By Greg Hammond, J.D.
Google and Microsoft have agreed to withdraw regulatory complaints filed against each other in the United States and abroad, a Google spokesperson has confirmed. The announcement comes just days after the European Commission sent Google a statement of objections, outlining the EC’s preliminary view that Google has breached European Union antitrust rules through restrictions placed on Android device manufacturers and mobile network operators.
"Our companies compete vigorously, but we want to do so on the merits of our products, not in legal proceedings," a Google spokesperson told Wolters Kluwer. "As a result, following our patent agreement, we’ve now agreed to withdraw regulatory complaints against one another."
The EC sent a statement of objections to Google on April 20, alleging that Google’s restrictions on Android device manufacturers and mobile network operators constitute an abuse of dominant position in three markets. Google has purportedly breached EU antitrust rules by: (1) requiring manufacturers to pre-install Google Search and Google’s Chrome browser and requiring them to set Google Search as the default search service on their devices, as a condition to license certain Google proprietary apps; (2) preventing manufacturers from selling smart mobile devices running on competing operating systems based on the Android open source code; and (3) giving financial incentives to manufacturers and mobile network operators on condition that they exclusively pre-install Google Search on their devices.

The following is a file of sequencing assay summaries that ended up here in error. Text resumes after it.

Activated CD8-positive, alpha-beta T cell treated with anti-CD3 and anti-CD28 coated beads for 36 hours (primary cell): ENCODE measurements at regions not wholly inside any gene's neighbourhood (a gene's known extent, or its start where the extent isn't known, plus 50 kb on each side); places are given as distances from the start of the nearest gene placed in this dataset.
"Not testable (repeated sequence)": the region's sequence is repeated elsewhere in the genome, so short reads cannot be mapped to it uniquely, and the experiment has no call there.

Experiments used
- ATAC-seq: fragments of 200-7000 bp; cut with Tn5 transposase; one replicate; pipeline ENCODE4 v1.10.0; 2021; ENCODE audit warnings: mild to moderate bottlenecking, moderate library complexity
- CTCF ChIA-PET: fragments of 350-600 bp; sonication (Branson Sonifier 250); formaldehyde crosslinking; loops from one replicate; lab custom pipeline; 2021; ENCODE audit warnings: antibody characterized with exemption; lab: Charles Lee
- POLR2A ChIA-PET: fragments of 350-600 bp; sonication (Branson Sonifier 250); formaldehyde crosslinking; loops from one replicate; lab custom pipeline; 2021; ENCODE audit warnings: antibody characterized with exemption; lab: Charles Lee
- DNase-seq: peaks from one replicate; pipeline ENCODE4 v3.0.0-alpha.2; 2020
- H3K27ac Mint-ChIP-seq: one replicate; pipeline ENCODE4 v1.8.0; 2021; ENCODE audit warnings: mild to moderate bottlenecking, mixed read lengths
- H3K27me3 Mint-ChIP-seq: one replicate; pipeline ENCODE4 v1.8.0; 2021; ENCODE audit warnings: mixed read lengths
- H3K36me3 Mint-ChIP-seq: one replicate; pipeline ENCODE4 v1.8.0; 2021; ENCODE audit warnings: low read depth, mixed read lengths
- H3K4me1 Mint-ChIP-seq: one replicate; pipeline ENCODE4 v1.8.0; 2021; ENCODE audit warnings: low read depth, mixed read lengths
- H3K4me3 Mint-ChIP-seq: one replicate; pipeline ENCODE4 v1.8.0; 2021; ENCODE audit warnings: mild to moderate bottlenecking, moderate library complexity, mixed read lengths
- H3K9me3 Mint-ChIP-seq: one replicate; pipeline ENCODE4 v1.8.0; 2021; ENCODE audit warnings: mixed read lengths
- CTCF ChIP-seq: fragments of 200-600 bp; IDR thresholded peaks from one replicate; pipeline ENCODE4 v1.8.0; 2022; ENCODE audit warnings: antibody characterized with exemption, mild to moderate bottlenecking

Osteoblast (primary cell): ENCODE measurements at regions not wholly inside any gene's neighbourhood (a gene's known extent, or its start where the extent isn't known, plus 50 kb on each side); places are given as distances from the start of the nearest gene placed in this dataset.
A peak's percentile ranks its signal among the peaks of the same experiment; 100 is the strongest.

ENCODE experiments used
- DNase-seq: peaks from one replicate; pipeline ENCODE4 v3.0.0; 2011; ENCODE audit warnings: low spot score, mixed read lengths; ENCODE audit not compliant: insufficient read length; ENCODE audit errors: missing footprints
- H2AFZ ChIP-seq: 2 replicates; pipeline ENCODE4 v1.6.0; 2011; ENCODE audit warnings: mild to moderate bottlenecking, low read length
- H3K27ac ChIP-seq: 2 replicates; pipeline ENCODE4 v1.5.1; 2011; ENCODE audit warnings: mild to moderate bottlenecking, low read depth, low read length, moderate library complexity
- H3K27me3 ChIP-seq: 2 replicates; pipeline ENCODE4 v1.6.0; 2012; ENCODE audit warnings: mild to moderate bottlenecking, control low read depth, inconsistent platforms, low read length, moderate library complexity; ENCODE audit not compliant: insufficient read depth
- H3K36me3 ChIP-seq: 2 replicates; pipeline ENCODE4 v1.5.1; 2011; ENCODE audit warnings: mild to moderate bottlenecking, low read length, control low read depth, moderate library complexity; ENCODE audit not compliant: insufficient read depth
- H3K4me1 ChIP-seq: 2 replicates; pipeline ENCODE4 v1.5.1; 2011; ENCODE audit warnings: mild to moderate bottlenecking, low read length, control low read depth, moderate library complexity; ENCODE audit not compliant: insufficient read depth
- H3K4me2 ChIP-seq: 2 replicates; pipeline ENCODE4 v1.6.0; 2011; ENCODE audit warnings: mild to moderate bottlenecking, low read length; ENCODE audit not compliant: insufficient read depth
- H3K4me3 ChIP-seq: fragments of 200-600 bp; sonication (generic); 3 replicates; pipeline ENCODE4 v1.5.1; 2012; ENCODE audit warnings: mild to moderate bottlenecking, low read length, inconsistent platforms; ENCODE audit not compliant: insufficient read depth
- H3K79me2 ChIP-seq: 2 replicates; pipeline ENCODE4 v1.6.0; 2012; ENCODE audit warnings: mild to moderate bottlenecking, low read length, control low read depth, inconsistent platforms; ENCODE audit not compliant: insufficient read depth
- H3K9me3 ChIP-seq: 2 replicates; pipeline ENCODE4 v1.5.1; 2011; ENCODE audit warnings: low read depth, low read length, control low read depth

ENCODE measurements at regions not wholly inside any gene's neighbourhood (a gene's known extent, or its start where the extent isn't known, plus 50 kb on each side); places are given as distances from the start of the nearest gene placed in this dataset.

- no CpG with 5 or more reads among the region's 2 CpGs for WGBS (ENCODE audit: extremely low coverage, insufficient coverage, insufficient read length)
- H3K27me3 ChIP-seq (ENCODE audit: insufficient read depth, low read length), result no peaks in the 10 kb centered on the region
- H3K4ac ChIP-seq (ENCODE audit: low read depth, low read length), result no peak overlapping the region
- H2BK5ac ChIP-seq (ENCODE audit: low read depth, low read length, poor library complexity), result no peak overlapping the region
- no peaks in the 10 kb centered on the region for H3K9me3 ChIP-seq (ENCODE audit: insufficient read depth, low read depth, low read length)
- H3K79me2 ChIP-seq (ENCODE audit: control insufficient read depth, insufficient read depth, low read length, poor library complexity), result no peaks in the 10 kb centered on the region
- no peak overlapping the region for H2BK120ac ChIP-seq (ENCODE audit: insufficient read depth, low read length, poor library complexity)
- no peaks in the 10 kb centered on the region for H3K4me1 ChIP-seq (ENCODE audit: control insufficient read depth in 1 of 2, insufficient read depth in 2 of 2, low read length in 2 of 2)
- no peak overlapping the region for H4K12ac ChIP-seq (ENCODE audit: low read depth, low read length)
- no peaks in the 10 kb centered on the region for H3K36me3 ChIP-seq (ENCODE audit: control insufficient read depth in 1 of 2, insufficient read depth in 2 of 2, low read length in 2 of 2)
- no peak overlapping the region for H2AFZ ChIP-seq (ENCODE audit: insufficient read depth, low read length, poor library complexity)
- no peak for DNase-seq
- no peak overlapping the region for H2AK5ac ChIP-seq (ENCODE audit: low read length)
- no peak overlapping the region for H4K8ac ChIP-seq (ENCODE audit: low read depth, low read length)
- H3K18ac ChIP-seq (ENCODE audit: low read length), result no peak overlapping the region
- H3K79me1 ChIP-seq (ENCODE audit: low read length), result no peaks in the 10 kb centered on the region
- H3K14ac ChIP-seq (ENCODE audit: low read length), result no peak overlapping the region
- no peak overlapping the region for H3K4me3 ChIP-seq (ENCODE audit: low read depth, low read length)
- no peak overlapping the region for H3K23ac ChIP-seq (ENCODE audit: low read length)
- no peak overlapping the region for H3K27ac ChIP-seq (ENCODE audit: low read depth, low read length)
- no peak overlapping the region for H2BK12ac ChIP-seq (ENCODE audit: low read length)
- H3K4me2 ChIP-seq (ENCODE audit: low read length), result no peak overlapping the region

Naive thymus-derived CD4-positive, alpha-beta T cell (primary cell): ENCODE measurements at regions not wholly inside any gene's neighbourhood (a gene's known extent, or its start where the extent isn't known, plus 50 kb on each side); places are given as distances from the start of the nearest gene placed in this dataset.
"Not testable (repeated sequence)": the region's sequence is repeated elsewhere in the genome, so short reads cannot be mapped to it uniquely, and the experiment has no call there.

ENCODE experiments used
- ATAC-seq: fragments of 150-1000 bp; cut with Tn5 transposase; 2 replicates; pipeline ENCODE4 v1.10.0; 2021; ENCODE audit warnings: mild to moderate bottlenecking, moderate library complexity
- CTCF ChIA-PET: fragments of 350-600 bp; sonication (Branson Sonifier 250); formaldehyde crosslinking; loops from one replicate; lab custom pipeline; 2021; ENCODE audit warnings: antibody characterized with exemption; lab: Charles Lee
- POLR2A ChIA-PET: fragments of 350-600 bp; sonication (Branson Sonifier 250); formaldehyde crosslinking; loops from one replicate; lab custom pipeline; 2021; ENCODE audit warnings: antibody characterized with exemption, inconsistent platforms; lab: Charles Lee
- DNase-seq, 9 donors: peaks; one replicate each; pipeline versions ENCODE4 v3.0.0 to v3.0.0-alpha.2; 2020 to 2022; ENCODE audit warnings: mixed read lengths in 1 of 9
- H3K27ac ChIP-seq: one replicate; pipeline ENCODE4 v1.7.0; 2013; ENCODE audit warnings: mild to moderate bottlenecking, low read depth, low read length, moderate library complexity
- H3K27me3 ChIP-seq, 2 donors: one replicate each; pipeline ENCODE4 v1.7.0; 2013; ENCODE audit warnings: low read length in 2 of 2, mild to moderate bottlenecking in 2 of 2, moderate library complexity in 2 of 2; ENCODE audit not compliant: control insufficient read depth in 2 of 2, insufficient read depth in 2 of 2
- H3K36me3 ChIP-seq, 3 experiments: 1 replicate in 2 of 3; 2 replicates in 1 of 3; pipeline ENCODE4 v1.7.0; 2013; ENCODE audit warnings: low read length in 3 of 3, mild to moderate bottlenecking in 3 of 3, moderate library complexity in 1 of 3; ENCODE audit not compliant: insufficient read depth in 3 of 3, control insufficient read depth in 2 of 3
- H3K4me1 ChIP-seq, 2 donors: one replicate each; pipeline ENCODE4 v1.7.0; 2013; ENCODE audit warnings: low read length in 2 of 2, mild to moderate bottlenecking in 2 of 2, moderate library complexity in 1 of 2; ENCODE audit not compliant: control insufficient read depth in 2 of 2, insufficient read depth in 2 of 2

Google Senior Vice President & General Counsel Kent Walker responded to the EC’s statement of objections, stating that, "We take these concerns seriously, but we also believe that our business model keeps manufacturers’ costs low and their flexibility high, while giving consumers unprecedented control of their mobile devices."
MainStory: TopStory Antitrust
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